“Only about 10,000 years ago, ice covered all of Canada. Mountains made of ice pushed down on the continent with immense pressure. But over time, it slowly began to push up to its original form. This phenomenon is isostatic rebound.”
For example, Hudson Bay may have depressed over one kilometer. After the ice melted, Canada began lifting. We know this because we measure its vertical motion with GPS.
Imagine squeezing a sponge and watching it return to its shape. The term that describes land returning to its pre-glacier shape is isostatic rebound.
The ground rebounds quickly at first, then slows down. This process of glacier rebound is due to the asthenosphere behaving in a fluid manner. Because ice had been removed, the compressional force no longer exists.
Glaciers compress the asthenosphere
Ice ages have put our planet into a deep freeze. These bone-chilling temperatures have stacked kilometers of glacier ice.
Because of the mass, the interior gets pushed in. It compresses the asthenosphere until it pushes it out of the way.
If you were to remove the ice, you’d find the actual surface to be below sea level. For example, Canada is still on the rise from the last ice age. We know this because we use GPS sensors to detect vertical motion.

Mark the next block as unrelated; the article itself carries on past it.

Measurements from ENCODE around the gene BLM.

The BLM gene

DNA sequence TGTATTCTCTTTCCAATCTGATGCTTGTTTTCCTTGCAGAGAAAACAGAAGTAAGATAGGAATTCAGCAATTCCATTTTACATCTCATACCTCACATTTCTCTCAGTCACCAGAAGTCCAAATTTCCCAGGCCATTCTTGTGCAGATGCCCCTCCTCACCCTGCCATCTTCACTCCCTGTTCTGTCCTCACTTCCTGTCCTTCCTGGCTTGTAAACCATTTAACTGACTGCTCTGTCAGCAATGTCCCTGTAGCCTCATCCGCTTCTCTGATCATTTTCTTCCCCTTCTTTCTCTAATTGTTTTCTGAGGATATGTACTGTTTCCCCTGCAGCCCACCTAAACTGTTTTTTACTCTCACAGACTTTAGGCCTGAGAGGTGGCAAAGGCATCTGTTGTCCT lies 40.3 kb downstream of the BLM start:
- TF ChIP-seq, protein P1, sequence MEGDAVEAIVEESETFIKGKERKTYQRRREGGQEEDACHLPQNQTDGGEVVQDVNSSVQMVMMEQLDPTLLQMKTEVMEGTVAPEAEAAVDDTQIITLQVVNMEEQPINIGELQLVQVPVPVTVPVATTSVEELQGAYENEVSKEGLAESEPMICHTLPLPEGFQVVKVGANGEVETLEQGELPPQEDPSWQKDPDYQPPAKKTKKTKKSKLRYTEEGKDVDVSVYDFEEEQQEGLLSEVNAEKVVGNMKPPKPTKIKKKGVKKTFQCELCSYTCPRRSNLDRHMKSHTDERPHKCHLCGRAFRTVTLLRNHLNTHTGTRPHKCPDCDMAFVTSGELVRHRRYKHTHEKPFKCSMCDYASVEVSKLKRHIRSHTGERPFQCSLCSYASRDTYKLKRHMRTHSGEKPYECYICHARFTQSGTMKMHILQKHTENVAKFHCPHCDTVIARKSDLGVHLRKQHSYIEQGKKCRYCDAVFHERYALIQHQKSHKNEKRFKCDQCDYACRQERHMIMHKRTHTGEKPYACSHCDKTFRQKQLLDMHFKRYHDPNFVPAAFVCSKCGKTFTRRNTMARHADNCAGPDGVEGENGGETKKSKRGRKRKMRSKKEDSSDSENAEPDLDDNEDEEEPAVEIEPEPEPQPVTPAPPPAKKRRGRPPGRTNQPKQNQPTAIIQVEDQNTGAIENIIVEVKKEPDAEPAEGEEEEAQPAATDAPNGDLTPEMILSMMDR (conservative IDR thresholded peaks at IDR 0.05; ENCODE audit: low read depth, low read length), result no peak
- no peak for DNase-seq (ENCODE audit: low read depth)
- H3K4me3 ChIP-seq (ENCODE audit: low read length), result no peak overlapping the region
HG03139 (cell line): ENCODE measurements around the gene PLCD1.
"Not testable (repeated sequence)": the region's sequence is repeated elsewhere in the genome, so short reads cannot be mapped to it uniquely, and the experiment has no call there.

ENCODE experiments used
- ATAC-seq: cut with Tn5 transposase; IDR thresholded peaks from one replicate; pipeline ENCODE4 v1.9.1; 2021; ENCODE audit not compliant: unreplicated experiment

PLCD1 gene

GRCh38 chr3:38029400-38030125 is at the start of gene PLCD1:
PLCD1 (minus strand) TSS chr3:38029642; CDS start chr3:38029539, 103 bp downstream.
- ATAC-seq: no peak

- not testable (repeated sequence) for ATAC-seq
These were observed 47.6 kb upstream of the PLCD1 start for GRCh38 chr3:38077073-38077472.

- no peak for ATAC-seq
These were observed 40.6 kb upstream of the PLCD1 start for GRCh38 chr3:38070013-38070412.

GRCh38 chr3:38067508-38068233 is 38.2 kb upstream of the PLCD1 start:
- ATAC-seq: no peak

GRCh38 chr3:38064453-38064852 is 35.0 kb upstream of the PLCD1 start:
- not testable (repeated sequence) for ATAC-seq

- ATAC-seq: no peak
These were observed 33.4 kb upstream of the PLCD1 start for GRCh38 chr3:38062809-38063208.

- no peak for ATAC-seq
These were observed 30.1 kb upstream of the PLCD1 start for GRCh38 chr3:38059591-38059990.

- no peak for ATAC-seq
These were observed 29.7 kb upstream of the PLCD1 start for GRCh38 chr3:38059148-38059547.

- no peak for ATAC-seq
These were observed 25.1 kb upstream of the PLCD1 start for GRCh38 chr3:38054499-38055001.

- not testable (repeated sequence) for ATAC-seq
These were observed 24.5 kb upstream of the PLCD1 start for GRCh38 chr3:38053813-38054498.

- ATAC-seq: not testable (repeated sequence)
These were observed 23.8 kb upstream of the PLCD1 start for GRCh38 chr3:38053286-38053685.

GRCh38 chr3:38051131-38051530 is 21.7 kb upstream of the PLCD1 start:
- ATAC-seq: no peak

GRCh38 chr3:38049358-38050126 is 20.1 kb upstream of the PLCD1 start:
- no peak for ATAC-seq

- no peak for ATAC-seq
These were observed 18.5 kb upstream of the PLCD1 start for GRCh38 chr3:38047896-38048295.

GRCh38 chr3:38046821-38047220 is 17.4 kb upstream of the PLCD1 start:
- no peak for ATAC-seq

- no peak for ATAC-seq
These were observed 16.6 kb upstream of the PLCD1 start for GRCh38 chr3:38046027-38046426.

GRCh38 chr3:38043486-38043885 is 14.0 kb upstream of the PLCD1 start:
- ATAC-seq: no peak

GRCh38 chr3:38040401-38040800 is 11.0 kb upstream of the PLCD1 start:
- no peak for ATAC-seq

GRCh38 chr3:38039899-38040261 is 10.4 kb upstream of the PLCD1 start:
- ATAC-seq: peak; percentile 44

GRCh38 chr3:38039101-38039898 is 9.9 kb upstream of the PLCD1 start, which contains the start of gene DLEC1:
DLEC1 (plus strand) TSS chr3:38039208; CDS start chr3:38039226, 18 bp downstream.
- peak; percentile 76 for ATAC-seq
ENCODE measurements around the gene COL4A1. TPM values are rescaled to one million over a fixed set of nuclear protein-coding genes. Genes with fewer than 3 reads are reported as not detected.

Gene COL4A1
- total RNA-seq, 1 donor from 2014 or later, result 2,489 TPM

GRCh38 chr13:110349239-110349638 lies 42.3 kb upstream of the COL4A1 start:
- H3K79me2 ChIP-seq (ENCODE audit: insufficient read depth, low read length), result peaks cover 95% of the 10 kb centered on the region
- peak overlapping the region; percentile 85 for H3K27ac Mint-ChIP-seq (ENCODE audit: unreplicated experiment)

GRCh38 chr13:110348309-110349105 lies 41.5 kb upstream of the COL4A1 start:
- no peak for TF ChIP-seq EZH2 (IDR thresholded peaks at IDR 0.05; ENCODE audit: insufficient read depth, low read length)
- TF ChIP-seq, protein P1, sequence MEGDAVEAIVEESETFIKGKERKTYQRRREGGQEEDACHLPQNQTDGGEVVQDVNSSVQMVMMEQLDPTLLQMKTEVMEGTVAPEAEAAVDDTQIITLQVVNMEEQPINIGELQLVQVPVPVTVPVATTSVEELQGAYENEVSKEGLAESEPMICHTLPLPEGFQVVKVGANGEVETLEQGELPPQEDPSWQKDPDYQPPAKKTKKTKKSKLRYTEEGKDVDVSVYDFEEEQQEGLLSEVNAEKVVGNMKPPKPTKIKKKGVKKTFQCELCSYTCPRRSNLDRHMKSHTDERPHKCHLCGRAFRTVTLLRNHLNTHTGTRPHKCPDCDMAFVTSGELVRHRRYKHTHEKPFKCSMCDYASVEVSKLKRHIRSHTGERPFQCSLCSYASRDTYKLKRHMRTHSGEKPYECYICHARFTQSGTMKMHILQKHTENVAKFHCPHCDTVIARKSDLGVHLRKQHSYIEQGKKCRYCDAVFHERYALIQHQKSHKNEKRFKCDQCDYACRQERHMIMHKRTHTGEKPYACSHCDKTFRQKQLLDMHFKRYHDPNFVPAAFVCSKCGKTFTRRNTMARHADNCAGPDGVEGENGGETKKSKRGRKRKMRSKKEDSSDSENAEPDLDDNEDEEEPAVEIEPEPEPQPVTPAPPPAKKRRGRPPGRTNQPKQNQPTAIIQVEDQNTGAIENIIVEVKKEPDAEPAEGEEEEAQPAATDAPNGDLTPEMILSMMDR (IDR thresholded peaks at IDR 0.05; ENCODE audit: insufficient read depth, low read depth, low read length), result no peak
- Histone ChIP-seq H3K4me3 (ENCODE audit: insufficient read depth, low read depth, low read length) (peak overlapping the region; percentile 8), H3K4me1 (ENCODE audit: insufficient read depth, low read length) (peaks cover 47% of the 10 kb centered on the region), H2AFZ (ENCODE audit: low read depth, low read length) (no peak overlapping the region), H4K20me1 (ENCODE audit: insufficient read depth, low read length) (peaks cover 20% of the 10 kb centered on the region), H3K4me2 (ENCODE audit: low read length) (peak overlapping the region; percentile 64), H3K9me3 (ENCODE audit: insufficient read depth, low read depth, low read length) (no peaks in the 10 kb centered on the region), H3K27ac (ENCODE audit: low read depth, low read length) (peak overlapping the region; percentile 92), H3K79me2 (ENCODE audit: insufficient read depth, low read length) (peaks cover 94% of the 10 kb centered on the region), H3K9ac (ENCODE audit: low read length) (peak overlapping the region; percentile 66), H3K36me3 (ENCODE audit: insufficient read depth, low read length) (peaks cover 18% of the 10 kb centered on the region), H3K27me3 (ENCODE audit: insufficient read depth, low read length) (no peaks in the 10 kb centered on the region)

It’s rising because the asthenosphere rock is lifting again and flowing beneath. It’s flowing back up underneath slowly because ice is no longer compressing it.
“So again, rock in the asthenosphere is behaving in a fluid manner. By deforming like silly putty, glaciers gradually push down it. After the ice melts, it slowly rebounds. This process is isostatic rebound.”
What is Isostatic Rebound?
Isostatic rebound refers to the elastic deformation of a material caused by the removal of an external load.
In particular, geologists and engineers use this to describe how Earth’s crust responds to large weight or pressure changes from a post-glacial rebound.
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